Households in British Columbia, Alberta, Saskatchewan and Ontario are most vulnerable to interest rate increases or another economic slump, according to a new TD Economics’ Household Financial Vulnerability Index.
A substantial correction in housing prices, a major disruption in incomes or an unexpectedly huge jump in mortgage rates could cause considerable financial stress on the homes of the four provinces.
Manitoba is the least vulnerable while Atlantic Canada and Ontario are in between. B.C. is particularly susceptible with a provincial debt-to-income ratio of 160 per cent—the same level reached in the United States before the financial crisis occurred and housing market collapsed. The ratio is so dramatic because of the west coast’s high housing costs.
“Higher interest rates over the next few years threaten to leave as many as one in 10 households in B.C. in a position of financial stress,” TD’s chief economist Craig Alexander told the Vancouver Sun. The report predicts the current one per cent interest to gradually rise to three per cent by the end of 2012.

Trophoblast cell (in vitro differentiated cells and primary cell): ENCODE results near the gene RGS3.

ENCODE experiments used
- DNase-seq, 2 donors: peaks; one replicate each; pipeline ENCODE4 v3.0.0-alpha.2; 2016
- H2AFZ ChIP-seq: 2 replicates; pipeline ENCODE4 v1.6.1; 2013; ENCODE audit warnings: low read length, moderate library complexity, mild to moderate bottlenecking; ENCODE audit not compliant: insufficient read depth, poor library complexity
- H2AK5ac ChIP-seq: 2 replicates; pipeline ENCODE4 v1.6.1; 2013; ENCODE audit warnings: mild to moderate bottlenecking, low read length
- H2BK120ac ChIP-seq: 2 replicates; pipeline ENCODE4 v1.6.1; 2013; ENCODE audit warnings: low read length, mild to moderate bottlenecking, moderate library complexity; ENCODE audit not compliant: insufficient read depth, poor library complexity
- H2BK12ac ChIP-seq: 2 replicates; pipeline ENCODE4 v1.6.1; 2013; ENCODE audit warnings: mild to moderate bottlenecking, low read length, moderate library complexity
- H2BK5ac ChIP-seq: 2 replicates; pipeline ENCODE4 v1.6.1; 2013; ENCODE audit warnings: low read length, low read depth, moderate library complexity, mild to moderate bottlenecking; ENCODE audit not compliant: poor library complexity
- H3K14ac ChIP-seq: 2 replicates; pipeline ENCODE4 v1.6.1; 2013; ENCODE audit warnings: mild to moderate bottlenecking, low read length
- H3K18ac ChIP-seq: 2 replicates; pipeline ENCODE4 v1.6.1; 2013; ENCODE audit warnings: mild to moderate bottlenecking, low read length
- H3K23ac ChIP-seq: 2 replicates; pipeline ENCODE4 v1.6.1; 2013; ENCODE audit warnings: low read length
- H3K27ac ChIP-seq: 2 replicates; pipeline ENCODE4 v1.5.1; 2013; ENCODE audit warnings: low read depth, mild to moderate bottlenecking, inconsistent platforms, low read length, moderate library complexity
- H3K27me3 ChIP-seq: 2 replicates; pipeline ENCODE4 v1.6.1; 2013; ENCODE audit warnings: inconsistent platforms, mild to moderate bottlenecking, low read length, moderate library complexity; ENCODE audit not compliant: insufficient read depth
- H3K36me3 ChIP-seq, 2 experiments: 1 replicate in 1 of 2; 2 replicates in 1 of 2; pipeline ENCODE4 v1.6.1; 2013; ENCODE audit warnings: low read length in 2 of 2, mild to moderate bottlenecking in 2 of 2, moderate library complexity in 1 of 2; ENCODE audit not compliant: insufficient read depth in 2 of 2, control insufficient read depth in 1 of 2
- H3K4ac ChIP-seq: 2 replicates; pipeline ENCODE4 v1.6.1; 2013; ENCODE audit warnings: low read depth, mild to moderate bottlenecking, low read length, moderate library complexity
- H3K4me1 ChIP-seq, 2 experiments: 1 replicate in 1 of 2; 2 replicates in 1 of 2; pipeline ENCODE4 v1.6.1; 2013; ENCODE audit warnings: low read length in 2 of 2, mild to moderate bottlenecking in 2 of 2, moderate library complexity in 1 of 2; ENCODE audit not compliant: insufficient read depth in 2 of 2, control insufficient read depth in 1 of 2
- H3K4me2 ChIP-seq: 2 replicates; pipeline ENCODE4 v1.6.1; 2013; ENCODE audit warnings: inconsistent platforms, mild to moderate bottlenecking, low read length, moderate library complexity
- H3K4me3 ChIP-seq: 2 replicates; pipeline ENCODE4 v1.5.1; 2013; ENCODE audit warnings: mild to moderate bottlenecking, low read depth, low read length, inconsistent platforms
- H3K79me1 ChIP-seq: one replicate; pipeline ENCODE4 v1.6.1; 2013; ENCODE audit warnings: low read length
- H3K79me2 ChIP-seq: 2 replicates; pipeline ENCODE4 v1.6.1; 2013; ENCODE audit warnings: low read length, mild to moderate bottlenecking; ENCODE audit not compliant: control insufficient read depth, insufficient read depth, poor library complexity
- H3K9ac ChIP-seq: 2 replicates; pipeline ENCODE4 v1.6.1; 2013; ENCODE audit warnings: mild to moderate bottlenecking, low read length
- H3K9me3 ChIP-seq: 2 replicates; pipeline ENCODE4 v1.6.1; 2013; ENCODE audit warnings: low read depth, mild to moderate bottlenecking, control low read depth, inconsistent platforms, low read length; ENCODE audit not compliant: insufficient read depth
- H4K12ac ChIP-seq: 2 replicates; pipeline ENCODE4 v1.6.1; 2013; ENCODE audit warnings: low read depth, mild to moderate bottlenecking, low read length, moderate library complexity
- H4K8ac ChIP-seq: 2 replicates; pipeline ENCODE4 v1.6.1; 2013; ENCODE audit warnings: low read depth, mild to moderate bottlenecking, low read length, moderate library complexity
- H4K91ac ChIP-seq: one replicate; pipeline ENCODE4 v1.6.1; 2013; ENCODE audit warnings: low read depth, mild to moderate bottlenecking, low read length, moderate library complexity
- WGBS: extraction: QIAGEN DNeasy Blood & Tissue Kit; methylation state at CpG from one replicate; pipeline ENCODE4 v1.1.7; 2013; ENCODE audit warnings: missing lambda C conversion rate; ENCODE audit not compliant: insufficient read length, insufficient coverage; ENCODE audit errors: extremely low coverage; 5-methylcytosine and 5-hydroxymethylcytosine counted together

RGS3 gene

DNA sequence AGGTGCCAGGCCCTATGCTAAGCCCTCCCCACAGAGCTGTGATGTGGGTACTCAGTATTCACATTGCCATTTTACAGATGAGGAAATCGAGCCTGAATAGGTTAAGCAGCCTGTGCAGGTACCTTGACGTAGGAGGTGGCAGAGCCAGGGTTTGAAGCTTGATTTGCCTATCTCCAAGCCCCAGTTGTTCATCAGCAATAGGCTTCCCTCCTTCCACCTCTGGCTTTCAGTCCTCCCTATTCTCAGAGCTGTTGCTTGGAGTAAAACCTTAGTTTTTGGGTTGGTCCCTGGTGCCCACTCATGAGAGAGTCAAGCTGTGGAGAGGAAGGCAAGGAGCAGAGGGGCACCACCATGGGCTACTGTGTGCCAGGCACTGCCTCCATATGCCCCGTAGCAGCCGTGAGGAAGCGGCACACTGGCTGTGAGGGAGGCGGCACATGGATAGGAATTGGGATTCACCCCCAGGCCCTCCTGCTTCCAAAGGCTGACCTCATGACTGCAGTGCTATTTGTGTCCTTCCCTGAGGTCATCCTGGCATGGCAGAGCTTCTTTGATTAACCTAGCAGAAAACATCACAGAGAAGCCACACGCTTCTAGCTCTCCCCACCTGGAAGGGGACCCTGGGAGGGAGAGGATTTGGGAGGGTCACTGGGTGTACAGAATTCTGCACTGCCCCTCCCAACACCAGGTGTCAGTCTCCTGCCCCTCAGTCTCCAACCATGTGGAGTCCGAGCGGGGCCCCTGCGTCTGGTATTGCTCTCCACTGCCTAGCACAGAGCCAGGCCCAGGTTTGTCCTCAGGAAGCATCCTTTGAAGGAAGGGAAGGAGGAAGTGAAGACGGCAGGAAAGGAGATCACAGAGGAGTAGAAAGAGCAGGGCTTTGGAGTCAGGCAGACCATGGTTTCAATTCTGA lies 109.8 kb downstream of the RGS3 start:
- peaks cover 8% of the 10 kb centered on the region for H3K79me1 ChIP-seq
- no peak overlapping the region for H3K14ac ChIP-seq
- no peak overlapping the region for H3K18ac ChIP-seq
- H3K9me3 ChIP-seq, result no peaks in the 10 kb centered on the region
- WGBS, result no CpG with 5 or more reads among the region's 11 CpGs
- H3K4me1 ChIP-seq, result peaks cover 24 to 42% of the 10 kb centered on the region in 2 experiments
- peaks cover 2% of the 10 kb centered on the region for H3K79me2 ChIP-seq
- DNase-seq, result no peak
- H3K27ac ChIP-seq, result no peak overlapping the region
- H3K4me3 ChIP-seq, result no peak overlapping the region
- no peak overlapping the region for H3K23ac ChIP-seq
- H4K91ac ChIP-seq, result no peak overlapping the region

“On the plus side, rapidly appreciating home prices in the province has left the debt-to-asset ratio, a metric of household leverage, below the Canadian average,” Alexander added.
In the Vancouver market alone, TD predicts home sales to decline nine per cent and prices to fall by 1.4 per cent in 2011. Meanwhile, B.C. is the only province that has a negative average savings rate.